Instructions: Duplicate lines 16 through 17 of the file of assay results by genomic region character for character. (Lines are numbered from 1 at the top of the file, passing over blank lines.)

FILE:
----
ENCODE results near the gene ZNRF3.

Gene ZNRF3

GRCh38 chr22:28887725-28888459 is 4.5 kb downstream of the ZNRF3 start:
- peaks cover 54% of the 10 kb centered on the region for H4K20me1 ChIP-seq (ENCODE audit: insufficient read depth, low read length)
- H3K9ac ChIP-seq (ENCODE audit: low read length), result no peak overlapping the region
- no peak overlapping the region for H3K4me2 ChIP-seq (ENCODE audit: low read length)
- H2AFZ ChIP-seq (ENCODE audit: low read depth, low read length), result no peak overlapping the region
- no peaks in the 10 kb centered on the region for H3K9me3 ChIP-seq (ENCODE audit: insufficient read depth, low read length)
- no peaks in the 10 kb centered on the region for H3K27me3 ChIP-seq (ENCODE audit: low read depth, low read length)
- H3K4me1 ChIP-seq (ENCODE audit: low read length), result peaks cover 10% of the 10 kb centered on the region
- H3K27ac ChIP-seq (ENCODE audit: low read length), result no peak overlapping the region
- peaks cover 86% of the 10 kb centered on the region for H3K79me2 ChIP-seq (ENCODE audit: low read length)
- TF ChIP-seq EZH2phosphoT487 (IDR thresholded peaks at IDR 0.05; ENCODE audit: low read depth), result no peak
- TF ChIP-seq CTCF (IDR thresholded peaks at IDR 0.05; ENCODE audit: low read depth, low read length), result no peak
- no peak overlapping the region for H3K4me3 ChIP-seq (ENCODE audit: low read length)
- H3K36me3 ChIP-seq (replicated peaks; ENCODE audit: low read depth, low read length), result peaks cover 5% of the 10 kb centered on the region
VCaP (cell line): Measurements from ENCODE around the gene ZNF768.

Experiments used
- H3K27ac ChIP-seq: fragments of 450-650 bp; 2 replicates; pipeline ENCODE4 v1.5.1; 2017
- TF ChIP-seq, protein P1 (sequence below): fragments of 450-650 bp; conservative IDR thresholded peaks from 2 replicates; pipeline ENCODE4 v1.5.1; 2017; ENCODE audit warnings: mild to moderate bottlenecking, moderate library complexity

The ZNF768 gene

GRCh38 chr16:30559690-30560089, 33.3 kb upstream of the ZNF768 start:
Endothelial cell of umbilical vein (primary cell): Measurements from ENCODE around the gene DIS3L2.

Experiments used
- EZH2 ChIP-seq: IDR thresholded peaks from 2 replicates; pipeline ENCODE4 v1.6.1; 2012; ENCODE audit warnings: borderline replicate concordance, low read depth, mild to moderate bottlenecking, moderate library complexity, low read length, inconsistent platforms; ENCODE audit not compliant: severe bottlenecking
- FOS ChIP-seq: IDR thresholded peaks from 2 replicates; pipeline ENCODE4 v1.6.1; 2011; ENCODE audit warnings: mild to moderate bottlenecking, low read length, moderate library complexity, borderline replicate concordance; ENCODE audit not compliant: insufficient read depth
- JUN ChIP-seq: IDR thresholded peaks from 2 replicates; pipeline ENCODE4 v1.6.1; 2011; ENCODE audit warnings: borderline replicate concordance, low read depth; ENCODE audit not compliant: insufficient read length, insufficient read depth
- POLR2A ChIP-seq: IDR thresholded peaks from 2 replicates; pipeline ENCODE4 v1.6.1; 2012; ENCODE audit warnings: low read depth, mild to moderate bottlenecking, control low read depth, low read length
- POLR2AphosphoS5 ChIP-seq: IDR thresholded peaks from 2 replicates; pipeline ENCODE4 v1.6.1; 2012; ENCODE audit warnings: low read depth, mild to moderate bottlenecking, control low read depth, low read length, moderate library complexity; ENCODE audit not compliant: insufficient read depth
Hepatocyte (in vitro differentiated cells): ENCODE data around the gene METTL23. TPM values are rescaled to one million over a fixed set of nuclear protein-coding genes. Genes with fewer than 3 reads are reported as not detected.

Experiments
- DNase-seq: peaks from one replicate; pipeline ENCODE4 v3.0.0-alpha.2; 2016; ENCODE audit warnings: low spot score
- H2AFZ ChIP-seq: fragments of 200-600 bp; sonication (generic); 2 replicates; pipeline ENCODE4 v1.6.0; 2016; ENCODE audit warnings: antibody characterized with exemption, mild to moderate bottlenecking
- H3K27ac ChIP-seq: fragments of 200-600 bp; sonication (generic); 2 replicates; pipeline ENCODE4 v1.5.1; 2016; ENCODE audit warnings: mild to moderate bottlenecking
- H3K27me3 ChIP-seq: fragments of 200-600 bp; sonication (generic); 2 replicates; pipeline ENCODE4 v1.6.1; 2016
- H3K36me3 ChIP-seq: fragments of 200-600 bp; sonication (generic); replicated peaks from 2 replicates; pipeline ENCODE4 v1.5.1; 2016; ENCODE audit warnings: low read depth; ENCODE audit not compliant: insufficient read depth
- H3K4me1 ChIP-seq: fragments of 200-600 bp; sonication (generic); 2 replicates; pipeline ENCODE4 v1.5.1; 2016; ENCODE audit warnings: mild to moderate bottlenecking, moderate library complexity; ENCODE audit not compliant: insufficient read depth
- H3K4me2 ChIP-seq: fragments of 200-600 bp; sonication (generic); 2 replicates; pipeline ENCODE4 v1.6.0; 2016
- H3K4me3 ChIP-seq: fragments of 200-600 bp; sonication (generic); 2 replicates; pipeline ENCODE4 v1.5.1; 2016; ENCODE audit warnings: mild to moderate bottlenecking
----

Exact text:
- H3K36me3 ChIP-seq (replicated peaks; ENCODE audit: low read depth, low read length), result peaks cover 5% of the 10 kb centered on the region
VCaP (cell line): Measurements from ENCODE around the gene ZNF768.